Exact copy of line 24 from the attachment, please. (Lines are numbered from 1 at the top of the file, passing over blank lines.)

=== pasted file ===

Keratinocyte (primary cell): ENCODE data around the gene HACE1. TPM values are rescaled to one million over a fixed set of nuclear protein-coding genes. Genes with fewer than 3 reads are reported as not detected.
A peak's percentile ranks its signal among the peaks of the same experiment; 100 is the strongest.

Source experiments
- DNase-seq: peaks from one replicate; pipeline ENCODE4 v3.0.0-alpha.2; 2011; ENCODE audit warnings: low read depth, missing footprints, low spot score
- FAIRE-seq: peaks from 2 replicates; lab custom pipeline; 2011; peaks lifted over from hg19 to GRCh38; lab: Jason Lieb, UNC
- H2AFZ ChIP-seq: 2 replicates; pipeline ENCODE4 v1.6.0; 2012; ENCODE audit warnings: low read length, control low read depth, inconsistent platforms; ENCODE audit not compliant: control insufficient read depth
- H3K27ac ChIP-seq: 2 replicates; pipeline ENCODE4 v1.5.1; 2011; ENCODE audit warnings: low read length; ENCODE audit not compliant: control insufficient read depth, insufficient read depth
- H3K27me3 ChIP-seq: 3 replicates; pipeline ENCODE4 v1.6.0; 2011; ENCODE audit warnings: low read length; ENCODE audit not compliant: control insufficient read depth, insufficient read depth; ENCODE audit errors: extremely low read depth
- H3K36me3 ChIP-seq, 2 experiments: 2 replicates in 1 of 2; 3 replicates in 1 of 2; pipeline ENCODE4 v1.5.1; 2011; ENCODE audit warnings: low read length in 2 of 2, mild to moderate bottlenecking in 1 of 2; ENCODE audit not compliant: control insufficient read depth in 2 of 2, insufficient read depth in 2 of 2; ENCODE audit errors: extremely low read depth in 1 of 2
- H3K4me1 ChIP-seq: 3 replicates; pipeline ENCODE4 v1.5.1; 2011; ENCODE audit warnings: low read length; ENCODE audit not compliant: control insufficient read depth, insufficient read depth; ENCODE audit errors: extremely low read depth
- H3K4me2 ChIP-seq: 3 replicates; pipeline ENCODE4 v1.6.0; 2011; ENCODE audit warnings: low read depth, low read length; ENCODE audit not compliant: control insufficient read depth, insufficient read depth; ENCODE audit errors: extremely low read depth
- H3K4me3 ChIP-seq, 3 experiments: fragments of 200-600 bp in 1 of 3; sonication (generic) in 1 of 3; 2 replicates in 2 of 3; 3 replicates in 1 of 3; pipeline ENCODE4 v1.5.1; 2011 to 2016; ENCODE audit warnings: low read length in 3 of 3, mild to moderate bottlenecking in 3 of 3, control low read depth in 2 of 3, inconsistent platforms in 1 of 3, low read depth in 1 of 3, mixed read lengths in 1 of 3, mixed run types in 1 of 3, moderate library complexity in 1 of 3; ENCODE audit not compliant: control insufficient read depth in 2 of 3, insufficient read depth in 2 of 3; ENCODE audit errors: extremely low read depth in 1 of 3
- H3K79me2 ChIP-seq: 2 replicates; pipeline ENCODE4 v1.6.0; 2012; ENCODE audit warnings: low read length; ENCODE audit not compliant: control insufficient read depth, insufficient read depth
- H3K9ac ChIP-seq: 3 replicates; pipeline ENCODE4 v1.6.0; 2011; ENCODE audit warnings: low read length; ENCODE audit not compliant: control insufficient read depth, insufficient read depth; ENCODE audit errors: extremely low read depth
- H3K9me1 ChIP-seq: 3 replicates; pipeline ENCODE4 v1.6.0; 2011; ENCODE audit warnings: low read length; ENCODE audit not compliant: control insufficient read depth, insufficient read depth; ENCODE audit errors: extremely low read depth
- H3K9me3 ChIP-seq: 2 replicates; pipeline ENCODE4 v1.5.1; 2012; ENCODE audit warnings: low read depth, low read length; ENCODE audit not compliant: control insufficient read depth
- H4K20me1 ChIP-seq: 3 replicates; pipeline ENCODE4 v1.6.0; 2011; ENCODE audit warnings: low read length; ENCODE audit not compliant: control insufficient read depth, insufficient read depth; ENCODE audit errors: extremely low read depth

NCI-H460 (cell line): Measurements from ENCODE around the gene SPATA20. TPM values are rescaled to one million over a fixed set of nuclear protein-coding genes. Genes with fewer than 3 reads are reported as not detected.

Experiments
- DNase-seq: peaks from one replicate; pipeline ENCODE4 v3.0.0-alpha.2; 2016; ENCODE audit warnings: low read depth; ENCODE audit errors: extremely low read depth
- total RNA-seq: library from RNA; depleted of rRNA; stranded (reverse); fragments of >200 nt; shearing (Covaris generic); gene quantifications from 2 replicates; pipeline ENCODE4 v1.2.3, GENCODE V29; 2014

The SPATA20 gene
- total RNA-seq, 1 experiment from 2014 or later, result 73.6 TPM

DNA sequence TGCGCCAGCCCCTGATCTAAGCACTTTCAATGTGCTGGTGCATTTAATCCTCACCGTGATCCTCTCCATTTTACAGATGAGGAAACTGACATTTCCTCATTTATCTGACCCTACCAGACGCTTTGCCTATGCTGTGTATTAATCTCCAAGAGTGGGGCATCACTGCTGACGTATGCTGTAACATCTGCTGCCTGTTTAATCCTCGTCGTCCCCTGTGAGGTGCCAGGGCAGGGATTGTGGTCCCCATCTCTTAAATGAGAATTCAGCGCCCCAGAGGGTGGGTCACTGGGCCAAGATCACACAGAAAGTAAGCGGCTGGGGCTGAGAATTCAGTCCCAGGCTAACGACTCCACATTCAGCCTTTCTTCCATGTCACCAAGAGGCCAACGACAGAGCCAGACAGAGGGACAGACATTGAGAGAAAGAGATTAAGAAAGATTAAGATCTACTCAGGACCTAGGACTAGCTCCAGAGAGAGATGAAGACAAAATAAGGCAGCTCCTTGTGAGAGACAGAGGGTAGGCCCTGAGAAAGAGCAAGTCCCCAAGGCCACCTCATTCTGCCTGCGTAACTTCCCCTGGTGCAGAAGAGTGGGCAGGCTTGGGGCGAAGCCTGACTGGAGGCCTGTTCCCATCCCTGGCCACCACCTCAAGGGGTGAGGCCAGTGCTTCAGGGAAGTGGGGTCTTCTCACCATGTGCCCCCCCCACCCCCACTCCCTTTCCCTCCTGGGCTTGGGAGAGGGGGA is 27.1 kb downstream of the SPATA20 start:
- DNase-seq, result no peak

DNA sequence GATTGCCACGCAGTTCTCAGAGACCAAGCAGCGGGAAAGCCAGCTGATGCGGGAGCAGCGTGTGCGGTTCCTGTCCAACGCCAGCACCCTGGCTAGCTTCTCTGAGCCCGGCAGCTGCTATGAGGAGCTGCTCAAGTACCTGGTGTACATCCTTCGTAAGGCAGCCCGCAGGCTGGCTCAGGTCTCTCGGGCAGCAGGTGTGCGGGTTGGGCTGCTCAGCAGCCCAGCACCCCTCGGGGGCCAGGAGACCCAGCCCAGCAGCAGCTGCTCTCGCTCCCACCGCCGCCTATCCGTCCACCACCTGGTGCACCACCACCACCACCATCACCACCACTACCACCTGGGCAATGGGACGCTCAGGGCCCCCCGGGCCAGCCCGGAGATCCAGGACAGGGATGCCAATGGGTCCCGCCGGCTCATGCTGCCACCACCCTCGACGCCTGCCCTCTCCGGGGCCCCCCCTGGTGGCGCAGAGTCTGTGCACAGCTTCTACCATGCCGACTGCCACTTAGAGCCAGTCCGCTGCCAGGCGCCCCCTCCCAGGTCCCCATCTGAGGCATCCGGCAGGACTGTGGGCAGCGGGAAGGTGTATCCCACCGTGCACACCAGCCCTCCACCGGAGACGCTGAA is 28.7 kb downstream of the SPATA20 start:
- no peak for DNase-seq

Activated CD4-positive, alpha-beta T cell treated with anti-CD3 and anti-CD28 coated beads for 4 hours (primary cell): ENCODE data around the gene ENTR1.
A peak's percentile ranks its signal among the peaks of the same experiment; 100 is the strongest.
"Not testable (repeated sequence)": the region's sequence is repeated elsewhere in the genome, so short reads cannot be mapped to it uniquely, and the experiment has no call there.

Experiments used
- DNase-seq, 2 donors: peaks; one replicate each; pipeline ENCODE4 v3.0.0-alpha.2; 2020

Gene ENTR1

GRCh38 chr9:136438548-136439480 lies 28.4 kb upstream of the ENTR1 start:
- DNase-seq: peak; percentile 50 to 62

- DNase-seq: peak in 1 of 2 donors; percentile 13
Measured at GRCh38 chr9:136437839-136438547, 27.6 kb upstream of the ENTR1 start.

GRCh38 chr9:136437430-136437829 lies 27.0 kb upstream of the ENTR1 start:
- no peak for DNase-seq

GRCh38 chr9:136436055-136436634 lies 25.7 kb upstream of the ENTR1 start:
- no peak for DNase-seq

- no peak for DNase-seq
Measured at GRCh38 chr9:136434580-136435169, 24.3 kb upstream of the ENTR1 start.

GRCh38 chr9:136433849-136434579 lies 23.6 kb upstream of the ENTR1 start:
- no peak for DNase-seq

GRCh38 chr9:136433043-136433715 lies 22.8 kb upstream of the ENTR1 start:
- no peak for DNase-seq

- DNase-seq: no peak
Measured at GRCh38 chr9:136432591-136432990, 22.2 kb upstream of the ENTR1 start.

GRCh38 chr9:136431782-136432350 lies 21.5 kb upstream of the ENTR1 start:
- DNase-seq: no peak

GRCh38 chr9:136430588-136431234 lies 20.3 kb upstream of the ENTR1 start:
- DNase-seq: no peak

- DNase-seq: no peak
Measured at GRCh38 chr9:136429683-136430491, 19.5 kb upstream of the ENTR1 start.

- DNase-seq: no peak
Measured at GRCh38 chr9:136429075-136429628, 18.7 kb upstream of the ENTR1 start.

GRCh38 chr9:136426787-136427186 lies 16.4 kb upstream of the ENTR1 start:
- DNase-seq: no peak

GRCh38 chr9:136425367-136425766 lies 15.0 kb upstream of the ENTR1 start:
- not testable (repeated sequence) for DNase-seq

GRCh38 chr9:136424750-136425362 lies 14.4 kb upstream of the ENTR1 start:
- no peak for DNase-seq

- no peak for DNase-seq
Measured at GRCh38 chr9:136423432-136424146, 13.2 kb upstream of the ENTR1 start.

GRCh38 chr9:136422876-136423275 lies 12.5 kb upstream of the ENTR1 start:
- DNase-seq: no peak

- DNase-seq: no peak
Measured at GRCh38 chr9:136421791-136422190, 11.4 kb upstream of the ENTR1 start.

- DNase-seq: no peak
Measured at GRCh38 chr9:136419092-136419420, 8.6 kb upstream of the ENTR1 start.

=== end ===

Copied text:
DNA sequence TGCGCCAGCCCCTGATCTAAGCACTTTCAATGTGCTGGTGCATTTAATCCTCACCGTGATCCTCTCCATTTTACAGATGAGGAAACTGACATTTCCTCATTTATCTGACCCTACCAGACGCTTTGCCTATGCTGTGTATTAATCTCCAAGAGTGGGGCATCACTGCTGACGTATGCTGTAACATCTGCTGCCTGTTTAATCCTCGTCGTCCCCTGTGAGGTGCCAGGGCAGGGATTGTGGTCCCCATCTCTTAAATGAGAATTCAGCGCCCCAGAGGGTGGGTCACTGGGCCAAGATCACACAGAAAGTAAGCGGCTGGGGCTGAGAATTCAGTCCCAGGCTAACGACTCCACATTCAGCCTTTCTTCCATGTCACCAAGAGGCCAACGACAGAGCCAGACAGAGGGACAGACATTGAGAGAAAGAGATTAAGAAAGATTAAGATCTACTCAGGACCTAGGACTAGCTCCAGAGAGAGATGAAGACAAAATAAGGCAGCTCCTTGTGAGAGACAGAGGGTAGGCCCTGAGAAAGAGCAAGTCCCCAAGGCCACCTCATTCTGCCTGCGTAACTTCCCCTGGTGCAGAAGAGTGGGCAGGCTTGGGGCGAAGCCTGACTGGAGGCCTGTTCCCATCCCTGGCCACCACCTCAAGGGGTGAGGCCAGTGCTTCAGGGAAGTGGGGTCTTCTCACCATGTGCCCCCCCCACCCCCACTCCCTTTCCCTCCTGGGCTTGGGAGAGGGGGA is 27.1 kb downstream of the SPATA20 start: